in that world.”
Sacha Jenkins, co-author of Piecebook: The Secret Drawings of Graffiti Writers, says, “I think to a certain extent, writing your name over and over can become boring. And some guys are better than others at doing that. So I appreciate the unpredictable nature of what Banksy does.
“However, money is tight these days, and the guys who used to write their names just for fun and local fame now want to be paid too. Banksy is getting that cheese, and writers want an elephant-size fridge full of it. That is where jealousy, to a certain extent, weighs in.”
Hip-hop historian Bill Adler, co-author of DEFinition: The Art and Design of Hip-Hop, says, “I think Banksy is quite prolific and brilliant. But, much like his film Exit Through the Gift Shop, there is an obnoxiousness to him. He wants to have it both ways, to be an outlaw as well as an art star, and the whole thing is just way too slick.”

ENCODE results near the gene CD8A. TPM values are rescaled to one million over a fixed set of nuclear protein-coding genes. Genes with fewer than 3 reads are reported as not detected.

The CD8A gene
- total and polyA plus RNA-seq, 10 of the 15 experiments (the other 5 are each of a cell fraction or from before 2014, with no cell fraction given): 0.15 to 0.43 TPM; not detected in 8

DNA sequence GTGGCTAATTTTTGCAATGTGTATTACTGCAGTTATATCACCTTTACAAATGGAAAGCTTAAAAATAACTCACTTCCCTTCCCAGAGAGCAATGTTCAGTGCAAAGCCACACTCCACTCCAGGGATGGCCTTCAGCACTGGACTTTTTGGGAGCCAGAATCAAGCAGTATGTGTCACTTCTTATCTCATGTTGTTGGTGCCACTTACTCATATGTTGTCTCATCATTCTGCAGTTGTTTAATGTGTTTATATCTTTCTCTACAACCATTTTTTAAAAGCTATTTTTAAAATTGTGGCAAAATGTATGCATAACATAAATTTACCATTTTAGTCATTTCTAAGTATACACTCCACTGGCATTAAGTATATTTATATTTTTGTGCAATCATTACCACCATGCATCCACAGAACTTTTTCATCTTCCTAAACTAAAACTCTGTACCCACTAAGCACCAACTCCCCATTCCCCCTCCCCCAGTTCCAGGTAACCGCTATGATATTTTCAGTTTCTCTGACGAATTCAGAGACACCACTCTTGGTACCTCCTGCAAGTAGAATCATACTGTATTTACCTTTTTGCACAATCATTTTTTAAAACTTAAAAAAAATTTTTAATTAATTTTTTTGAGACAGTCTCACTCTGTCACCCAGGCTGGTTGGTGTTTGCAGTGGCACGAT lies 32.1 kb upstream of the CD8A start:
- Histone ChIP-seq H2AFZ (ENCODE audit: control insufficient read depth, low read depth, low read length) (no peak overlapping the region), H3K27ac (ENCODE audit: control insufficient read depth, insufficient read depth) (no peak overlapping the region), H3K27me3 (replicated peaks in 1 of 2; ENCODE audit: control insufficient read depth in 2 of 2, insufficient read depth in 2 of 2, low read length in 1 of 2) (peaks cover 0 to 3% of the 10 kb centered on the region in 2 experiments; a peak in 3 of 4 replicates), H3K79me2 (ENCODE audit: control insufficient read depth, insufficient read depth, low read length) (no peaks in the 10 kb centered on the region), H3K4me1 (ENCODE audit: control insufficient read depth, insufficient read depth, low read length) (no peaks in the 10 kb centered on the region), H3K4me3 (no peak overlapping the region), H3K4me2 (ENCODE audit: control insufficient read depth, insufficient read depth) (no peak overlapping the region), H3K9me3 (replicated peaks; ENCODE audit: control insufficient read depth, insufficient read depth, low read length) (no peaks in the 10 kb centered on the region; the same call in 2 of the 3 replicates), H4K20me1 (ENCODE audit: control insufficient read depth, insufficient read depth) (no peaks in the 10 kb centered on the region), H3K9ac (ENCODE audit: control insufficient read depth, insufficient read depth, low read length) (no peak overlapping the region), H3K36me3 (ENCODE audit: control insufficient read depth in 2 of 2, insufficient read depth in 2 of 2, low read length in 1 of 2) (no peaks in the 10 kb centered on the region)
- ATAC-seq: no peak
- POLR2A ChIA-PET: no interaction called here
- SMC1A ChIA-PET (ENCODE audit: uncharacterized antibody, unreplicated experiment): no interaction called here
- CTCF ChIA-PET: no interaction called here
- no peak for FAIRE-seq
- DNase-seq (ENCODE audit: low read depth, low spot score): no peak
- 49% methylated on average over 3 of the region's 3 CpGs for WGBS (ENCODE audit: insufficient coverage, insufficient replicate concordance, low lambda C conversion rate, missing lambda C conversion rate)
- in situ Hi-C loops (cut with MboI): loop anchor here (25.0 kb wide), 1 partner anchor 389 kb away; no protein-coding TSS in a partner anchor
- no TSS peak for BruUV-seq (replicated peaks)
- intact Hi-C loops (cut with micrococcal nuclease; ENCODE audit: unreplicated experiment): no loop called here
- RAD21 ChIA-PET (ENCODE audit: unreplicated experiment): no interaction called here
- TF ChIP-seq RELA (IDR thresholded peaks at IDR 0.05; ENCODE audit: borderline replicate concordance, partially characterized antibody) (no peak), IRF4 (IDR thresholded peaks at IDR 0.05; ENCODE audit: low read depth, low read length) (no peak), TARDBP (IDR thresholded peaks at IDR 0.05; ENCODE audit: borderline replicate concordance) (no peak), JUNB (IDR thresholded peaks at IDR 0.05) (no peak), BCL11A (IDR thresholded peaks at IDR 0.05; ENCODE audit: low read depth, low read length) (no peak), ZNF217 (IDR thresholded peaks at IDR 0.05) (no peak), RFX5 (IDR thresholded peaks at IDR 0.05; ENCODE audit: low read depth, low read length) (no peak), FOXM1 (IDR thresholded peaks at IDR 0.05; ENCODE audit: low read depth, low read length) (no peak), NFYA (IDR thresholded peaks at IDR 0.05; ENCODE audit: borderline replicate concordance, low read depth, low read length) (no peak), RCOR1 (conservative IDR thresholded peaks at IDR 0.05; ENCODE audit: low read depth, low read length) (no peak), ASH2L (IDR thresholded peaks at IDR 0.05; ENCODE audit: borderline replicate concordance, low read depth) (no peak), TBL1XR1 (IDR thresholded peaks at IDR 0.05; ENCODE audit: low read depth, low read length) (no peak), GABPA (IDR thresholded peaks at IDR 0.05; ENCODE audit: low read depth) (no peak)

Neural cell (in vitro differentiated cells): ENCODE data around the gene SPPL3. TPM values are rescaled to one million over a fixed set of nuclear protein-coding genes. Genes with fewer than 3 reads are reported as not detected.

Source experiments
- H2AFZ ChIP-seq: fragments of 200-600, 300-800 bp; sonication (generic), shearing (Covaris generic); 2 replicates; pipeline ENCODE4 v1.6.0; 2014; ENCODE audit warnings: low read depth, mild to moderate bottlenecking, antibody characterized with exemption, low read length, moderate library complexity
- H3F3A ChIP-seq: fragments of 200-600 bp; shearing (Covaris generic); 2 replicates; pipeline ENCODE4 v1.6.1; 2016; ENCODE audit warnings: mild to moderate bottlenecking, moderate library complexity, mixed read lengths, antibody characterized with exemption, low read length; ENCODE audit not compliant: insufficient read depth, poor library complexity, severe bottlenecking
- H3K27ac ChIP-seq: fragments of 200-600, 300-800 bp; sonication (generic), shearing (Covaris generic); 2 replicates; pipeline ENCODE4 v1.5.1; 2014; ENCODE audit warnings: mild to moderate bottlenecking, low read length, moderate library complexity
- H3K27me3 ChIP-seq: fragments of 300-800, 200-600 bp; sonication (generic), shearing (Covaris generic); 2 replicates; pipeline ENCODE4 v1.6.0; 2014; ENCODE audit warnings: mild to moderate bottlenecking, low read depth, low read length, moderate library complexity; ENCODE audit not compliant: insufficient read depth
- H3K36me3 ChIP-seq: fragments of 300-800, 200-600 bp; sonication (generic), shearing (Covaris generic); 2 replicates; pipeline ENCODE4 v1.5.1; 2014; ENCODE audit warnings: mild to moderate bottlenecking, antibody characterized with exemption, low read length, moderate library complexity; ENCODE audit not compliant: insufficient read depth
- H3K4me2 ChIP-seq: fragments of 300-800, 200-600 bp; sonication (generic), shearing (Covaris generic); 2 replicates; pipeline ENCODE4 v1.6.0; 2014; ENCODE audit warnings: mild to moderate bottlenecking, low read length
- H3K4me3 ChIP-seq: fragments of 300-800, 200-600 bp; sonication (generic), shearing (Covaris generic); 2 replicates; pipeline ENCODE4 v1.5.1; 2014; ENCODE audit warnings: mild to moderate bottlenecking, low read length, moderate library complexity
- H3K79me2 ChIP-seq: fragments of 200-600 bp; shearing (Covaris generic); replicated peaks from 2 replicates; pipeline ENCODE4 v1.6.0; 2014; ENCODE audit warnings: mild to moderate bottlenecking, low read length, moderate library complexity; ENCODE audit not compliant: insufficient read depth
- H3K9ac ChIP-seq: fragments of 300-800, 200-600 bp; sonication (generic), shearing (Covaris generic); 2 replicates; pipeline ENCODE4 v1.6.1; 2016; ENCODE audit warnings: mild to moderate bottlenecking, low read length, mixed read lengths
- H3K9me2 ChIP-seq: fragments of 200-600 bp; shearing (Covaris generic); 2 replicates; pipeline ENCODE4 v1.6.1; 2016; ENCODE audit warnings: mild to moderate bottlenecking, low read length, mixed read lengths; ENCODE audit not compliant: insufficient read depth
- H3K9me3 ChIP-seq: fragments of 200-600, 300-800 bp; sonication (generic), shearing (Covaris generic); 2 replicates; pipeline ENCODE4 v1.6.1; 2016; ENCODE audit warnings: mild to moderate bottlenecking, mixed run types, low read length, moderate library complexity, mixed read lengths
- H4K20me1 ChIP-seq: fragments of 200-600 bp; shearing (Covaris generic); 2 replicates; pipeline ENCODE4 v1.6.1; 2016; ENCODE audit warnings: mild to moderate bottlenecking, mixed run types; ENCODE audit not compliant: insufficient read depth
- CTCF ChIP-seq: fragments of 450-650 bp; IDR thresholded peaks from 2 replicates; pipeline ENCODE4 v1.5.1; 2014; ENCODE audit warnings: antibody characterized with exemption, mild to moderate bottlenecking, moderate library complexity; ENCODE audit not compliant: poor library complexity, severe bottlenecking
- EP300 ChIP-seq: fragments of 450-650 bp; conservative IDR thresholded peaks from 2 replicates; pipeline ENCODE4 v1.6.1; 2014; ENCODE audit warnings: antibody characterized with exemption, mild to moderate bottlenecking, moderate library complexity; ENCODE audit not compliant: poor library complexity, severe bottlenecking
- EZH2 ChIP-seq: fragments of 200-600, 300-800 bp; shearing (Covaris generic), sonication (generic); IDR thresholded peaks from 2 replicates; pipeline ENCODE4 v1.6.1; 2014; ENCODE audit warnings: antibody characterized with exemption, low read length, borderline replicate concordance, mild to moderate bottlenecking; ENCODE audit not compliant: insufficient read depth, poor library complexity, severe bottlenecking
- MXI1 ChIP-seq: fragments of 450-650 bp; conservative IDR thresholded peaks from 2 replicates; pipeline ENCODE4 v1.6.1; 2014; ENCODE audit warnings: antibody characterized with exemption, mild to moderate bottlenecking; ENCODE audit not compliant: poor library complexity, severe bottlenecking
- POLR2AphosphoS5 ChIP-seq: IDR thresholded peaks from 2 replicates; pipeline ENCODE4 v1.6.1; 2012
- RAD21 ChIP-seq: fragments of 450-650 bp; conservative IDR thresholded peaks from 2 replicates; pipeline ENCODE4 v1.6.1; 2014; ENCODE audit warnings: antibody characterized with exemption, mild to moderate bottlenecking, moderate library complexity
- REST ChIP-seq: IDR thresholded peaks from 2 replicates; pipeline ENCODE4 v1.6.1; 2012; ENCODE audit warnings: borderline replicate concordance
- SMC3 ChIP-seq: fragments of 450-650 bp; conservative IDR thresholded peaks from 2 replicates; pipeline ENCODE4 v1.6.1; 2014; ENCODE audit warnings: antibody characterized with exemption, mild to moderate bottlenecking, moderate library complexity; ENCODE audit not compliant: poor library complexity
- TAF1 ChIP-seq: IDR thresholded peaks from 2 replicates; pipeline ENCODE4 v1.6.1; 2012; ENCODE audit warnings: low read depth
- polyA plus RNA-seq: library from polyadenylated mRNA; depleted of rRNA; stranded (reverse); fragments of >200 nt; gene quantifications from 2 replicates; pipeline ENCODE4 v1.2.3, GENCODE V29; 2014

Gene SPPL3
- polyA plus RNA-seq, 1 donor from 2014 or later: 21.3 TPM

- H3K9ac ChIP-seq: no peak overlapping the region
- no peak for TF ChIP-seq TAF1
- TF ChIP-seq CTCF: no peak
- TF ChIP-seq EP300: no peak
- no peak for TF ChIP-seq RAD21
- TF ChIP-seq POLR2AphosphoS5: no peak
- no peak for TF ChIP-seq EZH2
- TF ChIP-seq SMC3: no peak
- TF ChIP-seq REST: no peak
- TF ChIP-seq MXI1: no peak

In a recent Village Voice interview with Banksy via email, the artist said, “Commercial success is a mark of failure for a graffiti artist. We’re not supposed to be embraced in that way.”
Legendary writer Cey Adams, who channeled his talents into becoming a respected graphic designer for Def Jam and Nike, says snidely, “I’m happy the market for his type of art has jumped through the roof. Maybe people will now see the artist value in ‘real’ graffiti art here in America.”